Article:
Isabella Patricola (always billed as Miss Patricola) was considered the epitome of class and taste in vaudeville in her day. In retrospect, however, one can’t help compare her to someone like Liberace (from the point of her repertoire, not her wardrobe). Classically trained as a singer and violinist, among her crowd pleasing numbers was “Sweet Adeline” — clearly she didn’t mind being popular. Which is why she was able to crack the very highest stratosphere of the vaudeville firmament (top billing at the Palace) with the sort of an act which normally was considered filler. Comely to look at, elegantly dressed, vaudeville was as much about the packaging as about the material. In the teens and twenties, Miss Patricola was on top, and she played the Palace several times from 1923 through 1928. Her brother Tom was also in vaudeville (also revues and movie shorts) as an eccentric dancer and comedian.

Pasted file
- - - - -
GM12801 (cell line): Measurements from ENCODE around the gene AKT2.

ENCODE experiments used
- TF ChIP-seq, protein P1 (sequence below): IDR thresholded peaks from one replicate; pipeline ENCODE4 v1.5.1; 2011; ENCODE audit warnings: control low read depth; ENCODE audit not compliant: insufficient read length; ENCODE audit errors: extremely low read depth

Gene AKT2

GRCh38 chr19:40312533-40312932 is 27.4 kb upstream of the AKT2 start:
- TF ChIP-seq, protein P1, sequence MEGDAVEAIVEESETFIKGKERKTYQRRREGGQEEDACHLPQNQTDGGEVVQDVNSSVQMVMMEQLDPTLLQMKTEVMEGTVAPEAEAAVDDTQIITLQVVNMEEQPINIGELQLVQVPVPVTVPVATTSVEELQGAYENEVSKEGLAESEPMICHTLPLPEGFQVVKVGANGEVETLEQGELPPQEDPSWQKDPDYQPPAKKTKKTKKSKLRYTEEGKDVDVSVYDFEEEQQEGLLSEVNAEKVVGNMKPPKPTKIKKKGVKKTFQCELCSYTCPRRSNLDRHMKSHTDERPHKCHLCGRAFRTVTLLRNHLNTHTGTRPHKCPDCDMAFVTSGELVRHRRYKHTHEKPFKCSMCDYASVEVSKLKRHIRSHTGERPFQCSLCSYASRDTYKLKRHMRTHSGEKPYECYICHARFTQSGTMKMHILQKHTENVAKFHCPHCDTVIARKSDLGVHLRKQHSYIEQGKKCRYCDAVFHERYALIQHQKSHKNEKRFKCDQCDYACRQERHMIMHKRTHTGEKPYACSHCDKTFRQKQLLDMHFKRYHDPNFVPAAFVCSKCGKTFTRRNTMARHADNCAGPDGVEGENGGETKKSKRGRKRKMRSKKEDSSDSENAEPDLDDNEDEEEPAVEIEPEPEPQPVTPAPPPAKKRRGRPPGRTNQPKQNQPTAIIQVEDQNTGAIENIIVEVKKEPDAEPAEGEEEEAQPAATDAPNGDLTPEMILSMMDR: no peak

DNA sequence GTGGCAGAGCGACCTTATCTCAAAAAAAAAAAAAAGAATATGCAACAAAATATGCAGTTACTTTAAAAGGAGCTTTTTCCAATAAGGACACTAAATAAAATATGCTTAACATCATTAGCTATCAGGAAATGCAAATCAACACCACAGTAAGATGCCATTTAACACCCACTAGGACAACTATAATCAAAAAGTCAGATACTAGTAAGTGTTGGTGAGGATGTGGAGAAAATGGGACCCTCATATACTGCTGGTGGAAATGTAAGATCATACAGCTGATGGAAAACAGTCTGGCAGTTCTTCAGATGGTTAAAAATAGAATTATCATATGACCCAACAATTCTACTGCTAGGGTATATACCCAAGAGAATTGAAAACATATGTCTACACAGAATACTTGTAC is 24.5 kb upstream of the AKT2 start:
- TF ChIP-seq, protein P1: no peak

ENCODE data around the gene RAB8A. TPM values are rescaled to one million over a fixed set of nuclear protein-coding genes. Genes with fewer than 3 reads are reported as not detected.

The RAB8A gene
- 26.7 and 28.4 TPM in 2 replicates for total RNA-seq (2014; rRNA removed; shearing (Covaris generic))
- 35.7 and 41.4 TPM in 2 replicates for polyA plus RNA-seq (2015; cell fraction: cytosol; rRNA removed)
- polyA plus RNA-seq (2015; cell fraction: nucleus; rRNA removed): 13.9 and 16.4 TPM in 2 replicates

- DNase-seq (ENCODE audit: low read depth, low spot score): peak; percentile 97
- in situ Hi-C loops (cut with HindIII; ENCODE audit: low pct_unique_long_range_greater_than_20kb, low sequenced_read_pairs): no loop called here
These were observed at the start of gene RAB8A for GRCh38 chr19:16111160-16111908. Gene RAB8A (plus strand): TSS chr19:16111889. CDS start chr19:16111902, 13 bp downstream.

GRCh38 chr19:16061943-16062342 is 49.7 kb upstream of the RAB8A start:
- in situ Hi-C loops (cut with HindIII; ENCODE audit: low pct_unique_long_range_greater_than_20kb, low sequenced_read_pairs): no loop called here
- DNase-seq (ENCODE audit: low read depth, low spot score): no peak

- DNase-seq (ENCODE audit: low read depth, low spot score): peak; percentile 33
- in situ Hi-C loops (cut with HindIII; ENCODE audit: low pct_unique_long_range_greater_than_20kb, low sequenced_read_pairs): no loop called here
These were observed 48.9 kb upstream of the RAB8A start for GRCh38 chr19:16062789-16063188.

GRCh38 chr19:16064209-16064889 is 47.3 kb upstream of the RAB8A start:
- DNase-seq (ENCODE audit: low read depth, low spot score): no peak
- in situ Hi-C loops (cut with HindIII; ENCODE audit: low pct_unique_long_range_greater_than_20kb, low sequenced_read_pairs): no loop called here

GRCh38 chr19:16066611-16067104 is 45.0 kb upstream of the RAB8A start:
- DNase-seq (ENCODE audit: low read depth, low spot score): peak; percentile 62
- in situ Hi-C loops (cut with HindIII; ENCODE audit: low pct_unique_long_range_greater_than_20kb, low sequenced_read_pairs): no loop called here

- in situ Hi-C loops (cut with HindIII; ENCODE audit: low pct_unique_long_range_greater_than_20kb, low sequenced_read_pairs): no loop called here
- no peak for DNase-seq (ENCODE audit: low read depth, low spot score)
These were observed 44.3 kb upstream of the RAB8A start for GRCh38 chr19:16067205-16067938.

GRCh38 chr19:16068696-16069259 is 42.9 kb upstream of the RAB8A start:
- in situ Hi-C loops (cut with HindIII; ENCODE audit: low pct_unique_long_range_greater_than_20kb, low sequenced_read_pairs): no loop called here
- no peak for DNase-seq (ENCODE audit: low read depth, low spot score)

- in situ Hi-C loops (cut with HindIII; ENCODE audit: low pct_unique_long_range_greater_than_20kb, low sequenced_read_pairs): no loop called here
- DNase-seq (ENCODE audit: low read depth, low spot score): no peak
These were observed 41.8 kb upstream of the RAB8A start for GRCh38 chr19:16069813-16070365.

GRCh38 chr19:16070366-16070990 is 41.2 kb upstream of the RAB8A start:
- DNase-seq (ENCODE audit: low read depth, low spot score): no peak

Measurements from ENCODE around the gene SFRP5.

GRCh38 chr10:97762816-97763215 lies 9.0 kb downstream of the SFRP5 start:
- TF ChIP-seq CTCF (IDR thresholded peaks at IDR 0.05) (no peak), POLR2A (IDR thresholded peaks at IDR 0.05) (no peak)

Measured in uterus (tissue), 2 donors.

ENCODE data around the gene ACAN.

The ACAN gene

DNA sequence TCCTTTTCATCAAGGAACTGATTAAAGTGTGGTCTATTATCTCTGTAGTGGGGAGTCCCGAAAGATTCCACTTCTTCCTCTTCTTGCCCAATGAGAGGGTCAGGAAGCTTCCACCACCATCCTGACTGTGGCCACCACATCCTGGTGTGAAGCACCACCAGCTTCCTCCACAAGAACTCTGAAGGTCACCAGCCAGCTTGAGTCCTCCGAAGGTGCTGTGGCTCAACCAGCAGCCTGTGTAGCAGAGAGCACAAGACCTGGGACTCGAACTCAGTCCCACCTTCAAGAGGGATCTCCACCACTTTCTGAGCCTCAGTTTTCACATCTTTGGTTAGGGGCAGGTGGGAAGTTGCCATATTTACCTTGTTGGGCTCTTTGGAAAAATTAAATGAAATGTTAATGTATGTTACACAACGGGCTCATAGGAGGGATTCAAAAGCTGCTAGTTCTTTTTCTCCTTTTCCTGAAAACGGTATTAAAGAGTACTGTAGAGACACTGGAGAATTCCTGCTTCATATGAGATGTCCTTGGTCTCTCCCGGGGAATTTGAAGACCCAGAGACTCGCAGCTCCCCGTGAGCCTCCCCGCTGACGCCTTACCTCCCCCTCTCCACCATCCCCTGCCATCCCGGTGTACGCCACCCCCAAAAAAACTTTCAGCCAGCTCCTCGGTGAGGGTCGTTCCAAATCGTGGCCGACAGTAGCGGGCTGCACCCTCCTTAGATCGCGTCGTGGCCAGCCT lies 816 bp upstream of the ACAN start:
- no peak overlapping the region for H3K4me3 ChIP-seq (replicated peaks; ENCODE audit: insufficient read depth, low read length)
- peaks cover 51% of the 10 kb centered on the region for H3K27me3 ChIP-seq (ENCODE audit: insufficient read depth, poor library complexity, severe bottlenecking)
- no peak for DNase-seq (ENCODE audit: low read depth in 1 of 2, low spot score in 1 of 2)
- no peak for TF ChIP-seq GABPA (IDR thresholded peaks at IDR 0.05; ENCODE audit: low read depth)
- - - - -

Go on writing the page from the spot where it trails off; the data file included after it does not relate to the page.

To find out more about these variety artists and the history of vaudeville, consult No Applause, Just Throw Money: The Book That Made Vaudeville Famous, available at Amazon, Barnes and Noble, and wherever nutty books are sold.